When I read the theme for the animation competition ‘A Sense of Hope’ what immediately came into my mind was the film ‘Wall-E’, which was released in 2008. To me, the plot implemented the human core idea about hope life and the human existence. I was deeply influenced by this film, so I decided to make my animation based on this.

‘Wall-E is set in a distance future when humans left the Earth on a giant spaceship. A robot named Wall-E and his cockroach Hal. This all changes when Wall-E meets Eve, another generation robot and fall in Love with her. The two robots are heading into space on a mission that could bring humans back to Earth. This film is Pixar’s ninth animated production. Luxo Jr and a pair of binoculars influenced the design of the main character. The emotions as happiness and sadness were demonstrated by moving the eyes up and down without the need to have other facial features as nose or mouth.

One of the key elements of the design was that the main character should be accepted as a machine first and then the focus should be put on his personality and human characteristics. The idea for the plot started from a single question: “What if mankind evacuated Earth and forgot to turn off the last remaining robot?” The film director loved the space movie genre and chose to convey the idea by giving life to inanimate objects. The film has no spoken dialogue in the first 30 min and the creative team relied only on the emotions and ‘body language’ to draw the audience attention to the plot. It was a risky approach but the team has solved the issue brilliantly using foley effects and sound to lead and compliment the plot. For the first time, Pixar used in this film life-action footage to give the CGI characters appearance that they have inherited from their ancestors, who left the Earth. The second character Eve, the next generation robot has a sleek high-tech design.

walle.jpg


Sources

Name (Year of publication) Webpage title | Website title. Available at: URL (Accessed: Date)

(2017) How is sound recorded on motion picture film? |HowStuffWorks. Available at: http://entertainment.howstuffworks.com/question413.htm (Accessed Feb 2017)

Michael Brooke (2014) BFI Screenonline: Animal Farm (1954)| BFI Screenonline. Available at: http://www.screenonline.org.uk/film/id/574478/index.html (Accessed Feb 2017)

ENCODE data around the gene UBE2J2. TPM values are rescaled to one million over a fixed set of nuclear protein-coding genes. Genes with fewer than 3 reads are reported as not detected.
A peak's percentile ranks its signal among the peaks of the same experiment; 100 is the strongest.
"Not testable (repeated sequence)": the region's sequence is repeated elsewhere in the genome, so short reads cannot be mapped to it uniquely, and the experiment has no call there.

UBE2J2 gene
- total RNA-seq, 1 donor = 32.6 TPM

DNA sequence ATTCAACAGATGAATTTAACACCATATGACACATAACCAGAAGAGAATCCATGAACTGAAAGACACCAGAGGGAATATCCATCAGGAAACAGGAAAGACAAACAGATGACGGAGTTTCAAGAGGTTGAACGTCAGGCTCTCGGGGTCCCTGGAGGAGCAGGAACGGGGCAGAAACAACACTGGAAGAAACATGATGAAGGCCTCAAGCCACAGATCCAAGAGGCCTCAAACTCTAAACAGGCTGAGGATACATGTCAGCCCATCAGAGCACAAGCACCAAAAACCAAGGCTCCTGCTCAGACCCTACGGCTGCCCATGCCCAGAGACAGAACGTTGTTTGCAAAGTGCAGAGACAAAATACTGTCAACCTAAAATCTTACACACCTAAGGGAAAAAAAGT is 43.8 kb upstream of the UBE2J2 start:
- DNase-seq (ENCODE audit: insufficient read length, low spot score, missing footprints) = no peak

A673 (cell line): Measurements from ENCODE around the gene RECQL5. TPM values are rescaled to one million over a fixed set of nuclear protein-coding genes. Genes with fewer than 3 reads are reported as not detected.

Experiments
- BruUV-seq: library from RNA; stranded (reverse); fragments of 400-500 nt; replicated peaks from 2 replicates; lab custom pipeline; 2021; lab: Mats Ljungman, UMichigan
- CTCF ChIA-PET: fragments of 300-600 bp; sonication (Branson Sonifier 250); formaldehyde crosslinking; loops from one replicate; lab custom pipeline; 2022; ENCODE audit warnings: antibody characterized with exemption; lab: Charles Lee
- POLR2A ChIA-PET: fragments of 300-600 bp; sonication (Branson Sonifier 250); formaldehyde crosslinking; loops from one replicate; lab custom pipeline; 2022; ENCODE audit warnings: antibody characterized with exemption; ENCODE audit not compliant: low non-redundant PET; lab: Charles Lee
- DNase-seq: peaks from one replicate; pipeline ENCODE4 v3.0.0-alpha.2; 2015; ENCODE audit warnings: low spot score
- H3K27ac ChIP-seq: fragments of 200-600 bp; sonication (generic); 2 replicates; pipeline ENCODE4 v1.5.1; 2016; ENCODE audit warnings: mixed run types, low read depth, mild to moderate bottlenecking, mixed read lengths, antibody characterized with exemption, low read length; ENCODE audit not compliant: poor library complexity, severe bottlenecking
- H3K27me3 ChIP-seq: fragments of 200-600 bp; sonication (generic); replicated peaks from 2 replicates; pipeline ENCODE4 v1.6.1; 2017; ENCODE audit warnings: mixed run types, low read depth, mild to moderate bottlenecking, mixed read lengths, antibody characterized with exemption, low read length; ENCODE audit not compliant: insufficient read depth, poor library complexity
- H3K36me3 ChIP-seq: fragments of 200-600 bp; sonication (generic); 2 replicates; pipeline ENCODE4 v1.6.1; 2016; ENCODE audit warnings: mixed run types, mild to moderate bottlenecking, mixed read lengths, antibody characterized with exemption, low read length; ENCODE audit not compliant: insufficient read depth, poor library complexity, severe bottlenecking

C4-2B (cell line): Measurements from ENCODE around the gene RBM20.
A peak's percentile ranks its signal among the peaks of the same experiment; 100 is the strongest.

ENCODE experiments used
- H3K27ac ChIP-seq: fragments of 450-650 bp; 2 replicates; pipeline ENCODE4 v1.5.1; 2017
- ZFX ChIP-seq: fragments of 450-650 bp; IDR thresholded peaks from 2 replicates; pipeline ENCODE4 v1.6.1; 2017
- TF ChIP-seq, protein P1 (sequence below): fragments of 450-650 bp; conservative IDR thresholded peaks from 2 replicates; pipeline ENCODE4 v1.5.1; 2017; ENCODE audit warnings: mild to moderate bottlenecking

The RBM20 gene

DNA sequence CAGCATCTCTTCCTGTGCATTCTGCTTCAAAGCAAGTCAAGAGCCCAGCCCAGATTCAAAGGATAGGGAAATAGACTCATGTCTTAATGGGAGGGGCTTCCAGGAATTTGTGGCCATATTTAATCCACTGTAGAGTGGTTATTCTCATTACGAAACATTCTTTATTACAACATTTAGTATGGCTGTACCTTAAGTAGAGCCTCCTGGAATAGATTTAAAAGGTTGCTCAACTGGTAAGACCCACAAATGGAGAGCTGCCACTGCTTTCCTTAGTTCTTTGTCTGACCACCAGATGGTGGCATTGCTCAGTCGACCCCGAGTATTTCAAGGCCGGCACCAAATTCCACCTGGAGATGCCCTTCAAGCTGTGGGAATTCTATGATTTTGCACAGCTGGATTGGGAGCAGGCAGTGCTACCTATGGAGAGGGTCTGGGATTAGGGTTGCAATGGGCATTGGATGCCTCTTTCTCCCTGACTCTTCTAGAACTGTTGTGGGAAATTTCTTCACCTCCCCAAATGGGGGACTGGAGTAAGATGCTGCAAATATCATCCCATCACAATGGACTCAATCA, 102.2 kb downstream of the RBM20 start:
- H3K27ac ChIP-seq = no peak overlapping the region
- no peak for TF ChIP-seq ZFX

History of animation | Available at: http://history-of-animation.webflow.io/ (Accessed: Feb 2017)

Jez Stewart (2014) Animal Farm: Behind the scenes on Britan’s first animated feature film. BFI | BFI. Available at: http://www.bfi.org.uk/news-opinion/news-bfi/features/animal-farm-behind-scenes-britain-s-first-animated-feature-film (Accessed Feb 2017)

SparkNotes (2017) SparkNotes: Animal Farm: Characters List | SparkNotes. Available at: http://www.sparknotes.com/lit/animalfarm/characters.html (Accessed Feb 2017)

Victor Opeyokun (2017) BFI Screenonline: Snowman, The (1982) | BFI Screenonline. Available at: http://www.screenonline.org.uk/film/id/530124 (Accessed Feb 2017)

HUD Project – Research (Task 2)

 HUD Elements and Information Set

The information set is an overall term for the mechanics and design aspects in a game that help to immerse and engage the player and provide stats about the gameplay. Usually, the information set is broken down into two parts: user Interface and user experience.


User Experience

World Of Warcraft.jpg
Example of bad HUD design [Xav (2012) http://i.imgur.com/69ouo.jpg]
User experience refers to the how easy and immersive the game is to play. This is linked to HUDs as an overcrowded HUD can make good game unengaging and overcomplicated. Menus and Gameplay are also a large part of User Experience- if a menu is difficult to navigate or the objective of the game isn’t very clear, it can take away enjoyment from the playing the game.

 

 


Things that help make a good User Experience

  • A clear goal and/or endgame that are challenging enough to not be boring yet are still achievable.
  • In game menus that are easy to use/navigate
  • A HUD that immerses and adds to gameplay without being too overcrowded and complicated.

 


User Interface

The user interface is the inputs (keyboard, mouse, touchscreen, controller) and the visual (and audio) interfaces that enable and help the user to interact with the game. An essential part of the UI is the HUD (Heads Up Display). There are three different types of hud elements: Permanent, Pull-up and Actioned.


Permanent HUD elements

fuel-gauge.jpg
[Karen Arnold (2017) http://www.publicdomainpictures.net/pictures/50000/velka/fuel-gauge.jpg]
Permanent hud elements stay on the screen at all times and cannot usually be switched off. Examples of permanent HUD elements in a car racing game could be Dashboard, Speed dial, fuel gauge etc.

 

 

 

 


Pull-up HUD elements

head-up-disp
[Sygic a.s. (2016) https://help.sygic.com/content/5-sygic-car-navigation/4-add-on-features/1-head-up-display-addon/head-up-disp.jpg]

Pull-up HUD elements are like permanent elements except they can be turned on and off, usually by pressing a key. Examples of Pull-up HUD elements in context to a car racing game could be Steering wheels, Navigation/map, Pedals, Gearstick etc.